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Vol. 53.
Pages 42-43 (January - June 2021)
Vol. 53.
Pages 42-43 (January - June 2021)
Letter to the Editor
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Adamantanes for the prevention of COVID-19
Adamantanos para la prevención de la COVID-19
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Albert Cortés-Borra
Hospital Universitari Vall d’Hebron, Barcelona, Spain
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Dear Editor,

In the midst of the new coronavirus pandemic which originated in Wuhan (China) at the end of 2019, all types of treatment, prevention and patient care strategies for those infected by SARS-CoV-2 have been proposed. People are working incessantly to obtain a drug or combination of drugs which would be capable of defeating the virus and dealing with the infection: hydroxychloroquine, remdesivir, favipravir and merimepodib, lopinavir, ritonavir, dexamethasone anti-inflammatory agents, anticoagulants, astemizole and clofazamine among others. In the very short time since SARS-CoV-2 began many types of drugs have been tried and unfortunately, many of them have been ruled out for their inefficacy against the virus. Furthermore, different vaccines are being developed, now in clinical research phases.

At a virological level, SARS-CoV-2 can cause acute, highly lethal pneumonia (COVID-19) with one of the most common symptoms being difficulty in breathing, sustained fever and fatigue; and the great majority of patients in intensive care units require mechanical ventilation. It has also been reported that SARS-CoV-2 has a neurotropical activity with neurological consequences, leading to breathing difficulties due to the invasion of the virus in the brain stem. The highest mortality rates are among the geriatric population and people with comorbidities and immunological dysfunction.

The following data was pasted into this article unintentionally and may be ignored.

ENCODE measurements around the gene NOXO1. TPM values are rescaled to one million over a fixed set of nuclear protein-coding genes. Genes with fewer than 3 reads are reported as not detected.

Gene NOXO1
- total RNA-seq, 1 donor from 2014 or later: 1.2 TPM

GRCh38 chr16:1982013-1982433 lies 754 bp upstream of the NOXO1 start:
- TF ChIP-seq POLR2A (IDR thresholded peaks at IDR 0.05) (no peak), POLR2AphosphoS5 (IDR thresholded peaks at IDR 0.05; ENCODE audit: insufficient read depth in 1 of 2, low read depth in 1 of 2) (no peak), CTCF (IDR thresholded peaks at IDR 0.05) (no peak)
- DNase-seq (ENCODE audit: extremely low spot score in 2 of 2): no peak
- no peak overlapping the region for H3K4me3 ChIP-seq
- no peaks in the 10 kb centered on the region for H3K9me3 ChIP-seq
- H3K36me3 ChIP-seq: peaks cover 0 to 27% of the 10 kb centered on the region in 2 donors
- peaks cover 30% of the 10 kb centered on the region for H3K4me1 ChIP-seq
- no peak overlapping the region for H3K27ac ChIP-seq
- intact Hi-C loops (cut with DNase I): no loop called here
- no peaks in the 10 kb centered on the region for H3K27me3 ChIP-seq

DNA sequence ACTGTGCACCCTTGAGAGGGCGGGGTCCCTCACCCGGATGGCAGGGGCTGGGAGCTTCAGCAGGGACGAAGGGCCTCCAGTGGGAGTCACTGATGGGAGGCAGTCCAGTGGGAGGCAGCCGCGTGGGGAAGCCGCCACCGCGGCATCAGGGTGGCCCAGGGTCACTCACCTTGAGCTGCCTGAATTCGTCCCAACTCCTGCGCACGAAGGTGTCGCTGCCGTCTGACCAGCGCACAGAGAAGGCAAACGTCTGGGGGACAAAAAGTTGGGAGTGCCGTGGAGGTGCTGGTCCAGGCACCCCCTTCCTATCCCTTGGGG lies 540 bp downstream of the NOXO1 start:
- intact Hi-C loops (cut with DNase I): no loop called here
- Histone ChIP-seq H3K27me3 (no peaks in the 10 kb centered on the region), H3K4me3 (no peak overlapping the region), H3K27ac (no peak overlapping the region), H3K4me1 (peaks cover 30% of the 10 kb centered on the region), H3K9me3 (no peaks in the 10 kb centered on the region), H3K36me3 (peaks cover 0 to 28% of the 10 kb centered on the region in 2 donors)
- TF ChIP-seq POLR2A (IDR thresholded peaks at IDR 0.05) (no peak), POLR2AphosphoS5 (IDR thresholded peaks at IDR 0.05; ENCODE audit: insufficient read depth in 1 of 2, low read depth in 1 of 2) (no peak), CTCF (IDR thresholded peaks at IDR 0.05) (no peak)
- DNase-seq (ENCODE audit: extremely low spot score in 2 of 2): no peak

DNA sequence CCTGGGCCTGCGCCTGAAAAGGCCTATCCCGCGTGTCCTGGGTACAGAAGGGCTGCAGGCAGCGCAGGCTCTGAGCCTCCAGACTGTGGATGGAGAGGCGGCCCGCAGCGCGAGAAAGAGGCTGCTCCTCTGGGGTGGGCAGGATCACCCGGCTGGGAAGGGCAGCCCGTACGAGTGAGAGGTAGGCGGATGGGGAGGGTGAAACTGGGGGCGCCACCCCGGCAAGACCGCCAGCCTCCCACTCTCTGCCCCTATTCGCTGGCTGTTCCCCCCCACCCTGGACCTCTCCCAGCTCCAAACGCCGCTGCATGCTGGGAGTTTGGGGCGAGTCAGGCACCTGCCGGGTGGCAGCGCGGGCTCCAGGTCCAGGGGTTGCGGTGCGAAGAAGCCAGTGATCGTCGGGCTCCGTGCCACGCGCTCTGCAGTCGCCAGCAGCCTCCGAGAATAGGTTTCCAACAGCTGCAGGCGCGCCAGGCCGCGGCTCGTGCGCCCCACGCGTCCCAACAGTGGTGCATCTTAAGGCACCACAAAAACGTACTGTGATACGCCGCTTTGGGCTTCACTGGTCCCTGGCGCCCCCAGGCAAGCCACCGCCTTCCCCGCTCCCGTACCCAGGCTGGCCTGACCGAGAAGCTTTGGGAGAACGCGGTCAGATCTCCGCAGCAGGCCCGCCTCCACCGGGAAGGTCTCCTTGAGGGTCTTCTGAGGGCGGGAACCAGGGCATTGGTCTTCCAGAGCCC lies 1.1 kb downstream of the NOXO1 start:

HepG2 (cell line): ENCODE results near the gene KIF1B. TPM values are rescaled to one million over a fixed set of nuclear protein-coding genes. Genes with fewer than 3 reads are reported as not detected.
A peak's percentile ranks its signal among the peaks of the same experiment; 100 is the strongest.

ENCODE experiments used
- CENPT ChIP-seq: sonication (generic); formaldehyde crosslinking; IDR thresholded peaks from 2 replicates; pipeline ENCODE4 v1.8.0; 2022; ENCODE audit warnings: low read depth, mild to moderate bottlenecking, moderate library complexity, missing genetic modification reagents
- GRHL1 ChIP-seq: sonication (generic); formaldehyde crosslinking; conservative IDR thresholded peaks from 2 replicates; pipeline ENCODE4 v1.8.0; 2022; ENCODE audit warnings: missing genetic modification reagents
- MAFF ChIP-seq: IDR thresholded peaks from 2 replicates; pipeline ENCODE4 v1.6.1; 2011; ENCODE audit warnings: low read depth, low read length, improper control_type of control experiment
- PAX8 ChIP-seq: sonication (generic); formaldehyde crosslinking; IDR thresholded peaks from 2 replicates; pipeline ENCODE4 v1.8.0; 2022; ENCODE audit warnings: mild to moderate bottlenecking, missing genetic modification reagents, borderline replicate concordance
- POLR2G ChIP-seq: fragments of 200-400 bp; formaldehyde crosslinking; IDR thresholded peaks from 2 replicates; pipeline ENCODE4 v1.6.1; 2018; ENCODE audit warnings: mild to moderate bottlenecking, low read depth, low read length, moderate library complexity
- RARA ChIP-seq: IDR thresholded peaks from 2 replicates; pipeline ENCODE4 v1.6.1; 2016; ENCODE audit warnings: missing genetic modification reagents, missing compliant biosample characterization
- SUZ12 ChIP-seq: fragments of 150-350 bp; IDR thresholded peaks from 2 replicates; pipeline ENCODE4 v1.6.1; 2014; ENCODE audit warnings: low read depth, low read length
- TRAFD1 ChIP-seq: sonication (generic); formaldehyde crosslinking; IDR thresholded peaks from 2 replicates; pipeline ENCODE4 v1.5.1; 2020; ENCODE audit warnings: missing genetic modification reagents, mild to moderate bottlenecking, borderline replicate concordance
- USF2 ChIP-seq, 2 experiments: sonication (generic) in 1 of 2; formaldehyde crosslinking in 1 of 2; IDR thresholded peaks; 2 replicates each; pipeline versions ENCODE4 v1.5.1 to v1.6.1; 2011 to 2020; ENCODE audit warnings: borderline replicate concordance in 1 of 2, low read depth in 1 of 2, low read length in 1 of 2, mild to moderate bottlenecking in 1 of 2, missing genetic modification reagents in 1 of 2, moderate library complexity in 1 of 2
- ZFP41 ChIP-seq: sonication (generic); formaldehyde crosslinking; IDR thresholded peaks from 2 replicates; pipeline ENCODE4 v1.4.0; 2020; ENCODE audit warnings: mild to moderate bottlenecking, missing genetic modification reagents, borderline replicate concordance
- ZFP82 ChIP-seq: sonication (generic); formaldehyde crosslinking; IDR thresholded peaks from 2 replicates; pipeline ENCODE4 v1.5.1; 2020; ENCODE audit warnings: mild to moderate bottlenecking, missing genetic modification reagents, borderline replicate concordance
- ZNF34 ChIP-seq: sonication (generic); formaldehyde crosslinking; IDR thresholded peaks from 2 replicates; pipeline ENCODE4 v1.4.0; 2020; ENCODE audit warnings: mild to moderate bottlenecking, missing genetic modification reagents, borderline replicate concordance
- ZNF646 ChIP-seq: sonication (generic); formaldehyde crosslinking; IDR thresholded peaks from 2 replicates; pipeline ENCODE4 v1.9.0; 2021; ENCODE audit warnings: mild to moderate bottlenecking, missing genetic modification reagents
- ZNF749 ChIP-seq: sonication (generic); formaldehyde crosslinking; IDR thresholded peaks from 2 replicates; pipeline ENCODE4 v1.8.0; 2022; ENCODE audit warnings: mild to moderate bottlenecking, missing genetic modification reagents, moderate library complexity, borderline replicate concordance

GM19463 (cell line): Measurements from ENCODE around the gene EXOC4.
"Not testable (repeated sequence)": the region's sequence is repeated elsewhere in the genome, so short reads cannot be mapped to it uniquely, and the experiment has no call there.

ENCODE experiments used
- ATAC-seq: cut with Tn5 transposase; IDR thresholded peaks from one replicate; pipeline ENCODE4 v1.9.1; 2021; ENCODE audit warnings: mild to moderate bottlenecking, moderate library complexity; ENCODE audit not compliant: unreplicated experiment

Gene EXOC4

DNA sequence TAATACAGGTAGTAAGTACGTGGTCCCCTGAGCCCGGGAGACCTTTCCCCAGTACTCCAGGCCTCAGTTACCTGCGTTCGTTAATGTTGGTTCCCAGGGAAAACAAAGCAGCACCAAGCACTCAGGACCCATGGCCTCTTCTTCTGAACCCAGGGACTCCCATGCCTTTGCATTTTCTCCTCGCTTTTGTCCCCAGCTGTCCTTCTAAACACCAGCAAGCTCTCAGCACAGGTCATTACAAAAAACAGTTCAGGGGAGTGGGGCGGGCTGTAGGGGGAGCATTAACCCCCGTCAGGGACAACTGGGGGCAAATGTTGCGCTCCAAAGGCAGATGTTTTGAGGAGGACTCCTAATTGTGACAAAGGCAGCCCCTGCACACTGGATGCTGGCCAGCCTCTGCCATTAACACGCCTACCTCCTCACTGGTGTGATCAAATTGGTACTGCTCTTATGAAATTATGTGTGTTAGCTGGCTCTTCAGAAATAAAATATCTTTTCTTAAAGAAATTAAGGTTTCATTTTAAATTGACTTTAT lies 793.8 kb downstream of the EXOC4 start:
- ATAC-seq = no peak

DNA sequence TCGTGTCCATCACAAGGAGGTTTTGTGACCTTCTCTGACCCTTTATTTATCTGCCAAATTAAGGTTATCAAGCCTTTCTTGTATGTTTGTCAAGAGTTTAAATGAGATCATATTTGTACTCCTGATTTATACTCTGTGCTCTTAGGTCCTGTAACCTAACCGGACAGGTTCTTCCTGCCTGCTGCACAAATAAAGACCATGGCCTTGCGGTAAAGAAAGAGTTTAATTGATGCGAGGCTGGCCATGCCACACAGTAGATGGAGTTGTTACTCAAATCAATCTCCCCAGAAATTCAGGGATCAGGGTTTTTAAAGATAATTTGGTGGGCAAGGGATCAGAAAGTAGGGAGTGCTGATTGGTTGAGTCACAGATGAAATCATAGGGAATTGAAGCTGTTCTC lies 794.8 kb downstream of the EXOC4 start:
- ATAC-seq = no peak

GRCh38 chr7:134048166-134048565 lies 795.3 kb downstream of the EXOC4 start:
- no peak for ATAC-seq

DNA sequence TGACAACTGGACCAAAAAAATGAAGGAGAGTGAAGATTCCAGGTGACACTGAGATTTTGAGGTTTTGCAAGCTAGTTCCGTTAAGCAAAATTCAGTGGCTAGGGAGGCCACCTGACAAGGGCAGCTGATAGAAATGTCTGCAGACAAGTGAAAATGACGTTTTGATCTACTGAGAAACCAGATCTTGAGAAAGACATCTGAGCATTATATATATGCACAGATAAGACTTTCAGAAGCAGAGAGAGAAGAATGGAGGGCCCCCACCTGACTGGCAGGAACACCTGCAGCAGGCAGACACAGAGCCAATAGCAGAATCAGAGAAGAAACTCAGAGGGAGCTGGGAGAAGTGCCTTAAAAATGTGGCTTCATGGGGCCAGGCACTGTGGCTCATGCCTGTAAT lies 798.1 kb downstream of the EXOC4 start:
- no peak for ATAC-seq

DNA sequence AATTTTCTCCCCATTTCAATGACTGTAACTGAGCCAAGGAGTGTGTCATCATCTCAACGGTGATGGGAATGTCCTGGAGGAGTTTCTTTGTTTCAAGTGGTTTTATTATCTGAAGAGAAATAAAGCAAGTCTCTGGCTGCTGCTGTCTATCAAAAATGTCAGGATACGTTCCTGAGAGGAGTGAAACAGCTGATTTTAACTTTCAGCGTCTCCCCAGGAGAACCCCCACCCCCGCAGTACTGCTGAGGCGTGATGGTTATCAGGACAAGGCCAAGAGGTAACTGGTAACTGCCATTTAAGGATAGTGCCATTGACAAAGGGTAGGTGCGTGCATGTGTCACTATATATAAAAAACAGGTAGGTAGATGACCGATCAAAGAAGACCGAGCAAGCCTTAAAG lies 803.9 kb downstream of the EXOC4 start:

In the midst of the pandemic, amantadine has recovered particular interest, since several authors suggest the hypothesis that it may be protective against SARS-CoV-2 infection. Amantadine is an inexpensive drug, compared with others. It is an antiviral against influenza type A which inhibits the attachment of viral particles and subsequent release of nucleic acid, preventing the fusion of the viral envelope with the vacuole membrane, which interferes with the penetration of the virus through the cell membrane. It may be used for the treatment of symptoms and as prophylaxis of the flu virus. It is also used in patients with Parkinson’s disease, for the treatment of symptoms such as stiffness, shaking, hypokinesia and akinesia, since it is a non-competitive N-methyl-d-aspartate (NMDA) receptor antagonist which acts on glutamatergic transmission, correcting the imbalance between glutamatergic and dopaminergic pathways. As such, it improves dopaminergic response of the central nervous system (CNS), releases stored dopamine and norepinyphrine, and prevents re-uptake.